Ksenia: What would your advice be for young photographers who plan to go to war for the first time?
Paolo: Proceed slowly. Understand there's no rush. I know what you're saying: there is, especially in young photographers, this desire to go and to expose themselves in that space. There is a large picture where we deal with macro issues of history and countries, but then there's the individual stories of the people that you encounter. The latter is such a fragile and delicate space that you have the privilege to enter. You have to treat it with the best of yourself and understand that it could be you – how would you like to be treated and photographed in that situation?
Ksenia: We're often a bit overwhelmed by sad and difficult stories. Of course, it's very necessary to document and to show it, but sometimes I feel that there is no space for optimistic stories. I see this as one of my goals: to try to find something positive, even in the worst situations. For example, in Abkhazia I tried to show the war area in a different light – to concentrate on traditions and on the soul of this region. Abkhazia means 'country of the soul'.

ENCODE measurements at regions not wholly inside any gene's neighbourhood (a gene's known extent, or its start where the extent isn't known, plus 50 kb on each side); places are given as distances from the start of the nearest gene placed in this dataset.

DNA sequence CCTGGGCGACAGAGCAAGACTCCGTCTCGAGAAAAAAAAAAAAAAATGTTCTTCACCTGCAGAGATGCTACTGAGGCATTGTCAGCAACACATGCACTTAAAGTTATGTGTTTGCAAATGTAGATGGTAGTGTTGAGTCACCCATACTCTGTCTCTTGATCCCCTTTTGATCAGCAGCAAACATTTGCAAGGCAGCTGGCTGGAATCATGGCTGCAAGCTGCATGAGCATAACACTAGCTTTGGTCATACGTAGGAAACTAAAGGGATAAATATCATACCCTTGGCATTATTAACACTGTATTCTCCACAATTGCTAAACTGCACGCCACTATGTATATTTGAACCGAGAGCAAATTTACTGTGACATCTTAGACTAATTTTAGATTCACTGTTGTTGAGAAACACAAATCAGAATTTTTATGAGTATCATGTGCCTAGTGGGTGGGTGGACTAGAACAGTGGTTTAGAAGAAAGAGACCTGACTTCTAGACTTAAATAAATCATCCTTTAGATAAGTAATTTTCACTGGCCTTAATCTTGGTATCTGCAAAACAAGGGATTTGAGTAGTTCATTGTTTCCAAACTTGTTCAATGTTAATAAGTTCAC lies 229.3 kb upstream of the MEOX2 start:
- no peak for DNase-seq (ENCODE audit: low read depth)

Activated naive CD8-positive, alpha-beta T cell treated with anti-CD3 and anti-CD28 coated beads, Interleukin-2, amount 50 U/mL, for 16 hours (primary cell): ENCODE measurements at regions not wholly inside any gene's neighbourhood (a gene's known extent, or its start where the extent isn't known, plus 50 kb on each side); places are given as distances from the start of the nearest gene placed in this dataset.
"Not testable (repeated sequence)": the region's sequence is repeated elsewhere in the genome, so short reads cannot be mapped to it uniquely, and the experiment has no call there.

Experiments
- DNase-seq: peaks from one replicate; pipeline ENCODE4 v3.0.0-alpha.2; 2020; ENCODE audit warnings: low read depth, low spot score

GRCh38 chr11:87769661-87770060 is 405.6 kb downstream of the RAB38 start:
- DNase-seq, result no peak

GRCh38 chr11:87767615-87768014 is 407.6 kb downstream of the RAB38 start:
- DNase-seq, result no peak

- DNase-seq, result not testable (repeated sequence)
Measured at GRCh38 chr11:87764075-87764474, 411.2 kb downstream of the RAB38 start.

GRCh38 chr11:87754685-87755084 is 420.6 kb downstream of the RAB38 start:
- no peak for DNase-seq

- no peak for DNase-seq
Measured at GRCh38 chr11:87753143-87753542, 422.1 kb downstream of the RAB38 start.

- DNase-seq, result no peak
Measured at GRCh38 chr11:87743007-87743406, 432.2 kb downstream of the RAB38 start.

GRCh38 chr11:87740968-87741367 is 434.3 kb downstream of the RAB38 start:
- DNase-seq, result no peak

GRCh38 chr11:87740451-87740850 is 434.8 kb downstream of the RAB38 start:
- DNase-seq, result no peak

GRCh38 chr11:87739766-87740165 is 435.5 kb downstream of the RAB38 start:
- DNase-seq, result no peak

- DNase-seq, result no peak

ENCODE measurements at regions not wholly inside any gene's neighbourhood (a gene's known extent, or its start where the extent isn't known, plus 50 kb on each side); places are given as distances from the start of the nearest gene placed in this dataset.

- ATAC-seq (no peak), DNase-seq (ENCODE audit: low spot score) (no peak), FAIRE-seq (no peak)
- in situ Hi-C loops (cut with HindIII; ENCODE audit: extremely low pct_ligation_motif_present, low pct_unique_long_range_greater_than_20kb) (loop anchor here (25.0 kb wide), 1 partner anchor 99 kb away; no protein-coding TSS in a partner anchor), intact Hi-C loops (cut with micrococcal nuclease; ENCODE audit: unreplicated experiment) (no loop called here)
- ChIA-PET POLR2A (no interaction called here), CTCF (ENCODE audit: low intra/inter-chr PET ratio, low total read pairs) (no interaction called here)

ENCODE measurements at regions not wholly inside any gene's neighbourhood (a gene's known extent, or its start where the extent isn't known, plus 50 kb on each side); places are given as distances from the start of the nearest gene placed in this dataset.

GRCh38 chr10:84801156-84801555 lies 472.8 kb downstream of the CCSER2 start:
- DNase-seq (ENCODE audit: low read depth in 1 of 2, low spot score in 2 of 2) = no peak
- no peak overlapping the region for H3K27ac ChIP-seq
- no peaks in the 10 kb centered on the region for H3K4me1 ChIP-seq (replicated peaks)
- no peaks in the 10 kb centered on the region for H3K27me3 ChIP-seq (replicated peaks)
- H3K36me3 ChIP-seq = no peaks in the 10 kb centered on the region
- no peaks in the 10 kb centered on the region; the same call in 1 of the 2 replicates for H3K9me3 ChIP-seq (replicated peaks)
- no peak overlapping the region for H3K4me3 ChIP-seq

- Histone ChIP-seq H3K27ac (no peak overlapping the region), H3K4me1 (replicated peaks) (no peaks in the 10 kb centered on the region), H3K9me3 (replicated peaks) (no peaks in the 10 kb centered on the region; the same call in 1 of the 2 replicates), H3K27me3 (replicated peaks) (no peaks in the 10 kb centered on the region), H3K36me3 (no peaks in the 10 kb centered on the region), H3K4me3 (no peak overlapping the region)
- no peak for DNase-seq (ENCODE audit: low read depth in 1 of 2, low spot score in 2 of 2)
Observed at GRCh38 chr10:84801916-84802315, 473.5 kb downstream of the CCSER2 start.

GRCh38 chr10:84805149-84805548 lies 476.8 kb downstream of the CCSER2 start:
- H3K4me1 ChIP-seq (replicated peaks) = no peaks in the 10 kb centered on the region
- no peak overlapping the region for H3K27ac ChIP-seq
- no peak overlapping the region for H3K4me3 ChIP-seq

Paolo: You're absolutely correct, of course. At the same time, for the most part, I still believe that it is important to take these pictures. Imagine there is no coverage, no photography, no journalists. Then, for the powers that be, there's no accountability. I think by being there, it is a form of not letting things become even worse. But for sure, there is a need for other stories. It doesn't have to be happy, sad, or positive and negative, but to reflect the complexity of life. It is never one thing: tragedy always coexists with beauty, and joy exists with sorrow.